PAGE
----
How to revise: techniques and strategies that work

There's no magic way to revise, but these tips could help
14 Apr 2013 @ 9.46 pm
| Opinion

We’re in revision season. York headteacher John Tomsett offers his top tips for effective studying

It’s the time of year when our sons and daughters are revising for their summer examinations. It’s so hard to knuckle down and revise and the Easter sun hasn’t helped. What follows are some tips for parents and students on how to revise, with a few resources that might prove helpful.

Revision strategies

Firstly, students need to find which way of revising works for them; here are some strategies which keep students active and, importantly, work:

  • Be ACTIVE!
  • Take notes – use highlighter pens, colour coding, diagrams, whatever works for you to help memorise your notes
  • Get someone to test you
  • Key Word posters on your bedroom ceiling
  • Make mp3 recordings of key ideas/quotations
  • Mnemonics – Richard Of York Gave Battle In Vain
  • Five minute essay plans
  • Writing out notes again and again and again…
  • Condense your notes on cards in well organised files
  • Mind mapping
  • Endless lists, written out and learnt
  • Look Cover Say Write Check

Find out which method of revision works best for you, but remember – active revision is best!

Effective revision

Once you know which way to revise works for you, here are my general tips for revising effectively:

  • Know exactly what you need to revise for each paper;
  • Organise your notes into clearly defined sections;
  • Identify the most important sections for each subject;
  • Complete a revision timetable, and stick to it!
  • Create a place at home to study that is familiar, well-equipped and quiet;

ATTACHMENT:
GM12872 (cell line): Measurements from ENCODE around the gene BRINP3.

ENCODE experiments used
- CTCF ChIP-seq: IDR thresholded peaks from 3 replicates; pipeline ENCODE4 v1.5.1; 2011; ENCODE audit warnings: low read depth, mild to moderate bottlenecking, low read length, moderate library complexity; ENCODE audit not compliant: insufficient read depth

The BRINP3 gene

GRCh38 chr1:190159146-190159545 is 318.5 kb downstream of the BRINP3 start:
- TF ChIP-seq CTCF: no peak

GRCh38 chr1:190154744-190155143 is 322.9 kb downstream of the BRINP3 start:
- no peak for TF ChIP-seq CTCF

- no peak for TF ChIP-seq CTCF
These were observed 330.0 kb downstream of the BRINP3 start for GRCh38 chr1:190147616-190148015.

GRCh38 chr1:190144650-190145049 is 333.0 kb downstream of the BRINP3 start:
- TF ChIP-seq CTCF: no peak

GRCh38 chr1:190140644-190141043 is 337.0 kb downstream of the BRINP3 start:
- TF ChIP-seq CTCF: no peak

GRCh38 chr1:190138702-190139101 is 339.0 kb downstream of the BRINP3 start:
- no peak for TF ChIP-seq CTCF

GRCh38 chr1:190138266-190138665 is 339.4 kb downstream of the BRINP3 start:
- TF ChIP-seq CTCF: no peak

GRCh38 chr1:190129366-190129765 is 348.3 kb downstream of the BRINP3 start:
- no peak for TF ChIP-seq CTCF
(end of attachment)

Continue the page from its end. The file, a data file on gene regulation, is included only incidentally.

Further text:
• Consult your teachers at all times, no matter how trivial the issue;
  • Focus your revision – keep in mind past questions;
  • Work in 25/30 minute sessions – any longer can be counter-productive;
  • Sleep sensibly and eat well;
  • Make time to relax and get away from it all – rewards are very important!
  • Enjoy it – learning at this level can and should be fun;
  • And REMEMBER – if, at any time, you feel you are struggling and things are getting too much, don’t suffer in silence; tell your tutor/teacher/year head – they can help!


Revision techniques

A couple of special revision techniques are worth explaining in more detail.

There is no learning without memory. Students need to be taught how to memorise information and one of my favourite techniques is the familiar journey method.

First, you choose a very familiar journey and then pick landmarks on that journey as a way of helping you remember what you need to recall.

Here’s my favourite example – memorising the Electro-magnetic Spectrum in the correct order. The journey I use is from my bed to my car in the morning.

I’m woken by the radio (radio waves); I put my porridge in the microwave oven (microwaves); I sit down at the kitchen table and read the paper which is a red top (infra-red waves); the sun comes up and it’s light (light waves); I leave and smell the violets growing in the back yard (ultra-violet waves); I get into my X-registration car (X rays) and go to the supermarket for some gammon steak (gamma rays).

I use that same journey for memorising a whole range of things, from the specials on a menu board to the to-do-list which pops up in my brain in the middle of the night.

Get under the table. If you find something impossible to remember no matter what you do, get under the table – literally – and revise it there. I promise you it will work!

15 minute chunks

Small is beautiful! As someone who likes to make the most of every available minute, I’m a big fan of the 15 Minute Book, which is a booklet which has four simple techniques for revising.

Each technique takes 15 minutes and helps structure small bus-journey/ cup-of-tea/ pre-breakfast revision sessions.

Click here to download a Word file of the 15 Minute Book.

Finally, I write this both as a headteacher with something like 600 students sitting exams this summer, and as a dad with one 16-year-old son working for his GCSEs.

And as a dad I know that examinations are important, but not everything. Our children’s well-being is the most important thing in the world – make revising fun and fill your house with laughter rather than tears…